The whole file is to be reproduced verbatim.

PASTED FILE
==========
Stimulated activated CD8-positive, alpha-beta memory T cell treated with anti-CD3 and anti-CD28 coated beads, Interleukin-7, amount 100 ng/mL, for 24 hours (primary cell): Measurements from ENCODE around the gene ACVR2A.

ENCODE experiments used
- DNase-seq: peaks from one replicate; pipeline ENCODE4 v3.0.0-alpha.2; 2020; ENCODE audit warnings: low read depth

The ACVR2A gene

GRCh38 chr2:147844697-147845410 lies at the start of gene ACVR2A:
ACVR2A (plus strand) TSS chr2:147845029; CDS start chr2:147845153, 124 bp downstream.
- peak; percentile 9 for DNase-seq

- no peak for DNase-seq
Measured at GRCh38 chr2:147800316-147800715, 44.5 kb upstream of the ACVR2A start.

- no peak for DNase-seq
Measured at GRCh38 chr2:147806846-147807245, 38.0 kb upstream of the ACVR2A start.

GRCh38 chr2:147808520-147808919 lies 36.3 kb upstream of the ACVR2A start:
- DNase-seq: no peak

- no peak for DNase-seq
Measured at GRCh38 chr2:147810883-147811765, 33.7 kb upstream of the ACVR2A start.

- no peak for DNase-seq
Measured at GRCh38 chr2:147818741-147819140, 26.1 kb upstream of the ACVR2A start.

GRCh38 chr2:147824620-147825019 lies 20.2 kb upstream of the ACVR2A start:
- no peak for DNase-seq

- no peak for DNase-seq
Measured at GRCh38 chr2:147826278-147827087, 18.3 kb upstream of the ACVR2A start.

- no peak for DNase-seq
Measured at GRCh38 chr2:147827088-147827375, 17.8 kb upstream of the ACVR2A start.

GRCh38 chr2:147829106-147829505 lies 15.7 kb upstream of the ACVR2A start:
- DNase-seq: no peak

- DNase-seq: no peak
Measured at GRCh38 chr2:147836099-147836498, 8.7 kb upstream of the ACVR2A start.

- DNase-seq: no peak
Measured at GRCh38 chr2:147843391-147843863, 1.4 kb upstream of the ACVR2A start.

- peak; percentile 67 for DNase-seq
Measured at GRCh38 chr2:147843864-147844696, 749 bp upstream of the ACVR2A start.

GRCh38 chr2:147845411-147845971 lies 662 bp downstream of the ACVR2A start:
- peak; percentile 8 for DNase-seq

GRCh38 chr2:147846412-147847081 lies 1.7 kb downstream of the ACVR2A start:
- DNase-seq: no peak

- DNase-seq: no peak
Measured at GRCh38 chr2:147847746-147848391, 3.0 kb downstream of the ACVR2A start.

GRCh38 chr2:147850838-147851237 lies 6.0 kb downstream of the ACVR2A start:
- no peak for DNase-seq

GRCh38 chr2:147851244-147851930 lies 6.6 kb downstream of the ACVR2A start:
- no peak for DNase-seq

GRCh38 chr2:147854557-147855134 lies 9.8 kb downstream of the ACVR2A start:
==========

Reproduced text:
Stimulated activated CD8-positive, alpha-beta memory T cell treated with anti-CD3 and anti-CD28 coated beads, Interleukin-7, amount 100 ng/mL, for 24 hours (primary cell): Measurements from ENCODE around the gene ACVR2A.

ENCODE experiments used
- DNase-seq: peaks from one replicate; pipeline ENCODE4 v3.0.0-alpha.2; 2020; ENCODE audit warnings: low read depth

The ACVR2A gene

GRCh38 chr2:147844697-147845410 lies at the start of gene ACVR2A:
ACVR2A (plus strand) TSS chr2:147845029; CDS start chr2:147845153, 124 bp downstream.
- peak; percentile 9 for DNase-seq

- no peak for DNase-seq
Measured at GRCh38 chr2:147800316-147800715, 44.5 kb upstream of the ACVR2A start.

- no peak for DNase-seq
Measured at GRCh38 chr2:147806846-147807245, 38.0 kb upstream of the ACVR2A start.

GRCh38 chr2:147808520-147808919 lies 36.3 kb upstream of the ACVR2A start:
- DNase-seq: no peak

- no peak for DNase-seq
Measured at GRCh38 chr2:147810883-147811765, 33.7 kb upstream of the ACVR2A start.

- no peak for DNase-seq
Measured at GRCh38 chr2:147818741-147819140, 26.1 kb upstream of the ACVR2A start.

GRCh38 chr2:147824620-147825019 lies 20.2 kb upstream of the ACVR2A start:
- no peak for DNase-seq

- no peak for DNase-seq
Measured at GRCh38 chr2:147826278-147827087, 18.3 kb upstream of the ACVR2A start.

- no peak for DNase-seq
Measured at GRCh38 chr2:147827088-147827375, 17.8 kb upstream of the ACVR2A start.

GRCh38 chr2:147829106-147829505 lies 15.7 kb upstream of the ACVR2A start:
- DNase-seq: no peak

- DNase-seq: no peak
Measured at GRCh38 chr2:147836099-147836498, 8.7 kb upstream of the ACVR2A start.

- DNase-seq: no peak
Measured at GRCh38 chr2:147843391-147843863, 1.4 kb upstream of the ACVR2A start.

- peak; percentile 67 for DNase-seq
Measured at GRCh38 chr2:147843864-147844696, 749 bp upstream of the ACVR2A start.

GRCh38 chr2:147845411-147845971 lies 662 bp downstream of the ACVR2A start:
- peak; percentile 8 for DNase-seq

GRCh38 chr2:147846412-147847081 lies 1.7 kb downstream of the ACVR2A start:
- DNase-seq: no peak

- DNase-seq: no peak
Measured at GRCh38 chr2:147847746-147848391, 3.0 kb downstream of the ACVR2A start.

GRCh38 chr2:147850838-147851237 lies 6.0 kb downstream of the ACVR2A start:
- no peak for DNase-seq

GRCh38 chr2:147851244-147851930 lies 6.6 kb downstream of the ACVR2A start:
- no peak for DNase-seq

GRCh38 chr2:147854557-147855134 lies 9.8 kb downstream of the ACVR2A start: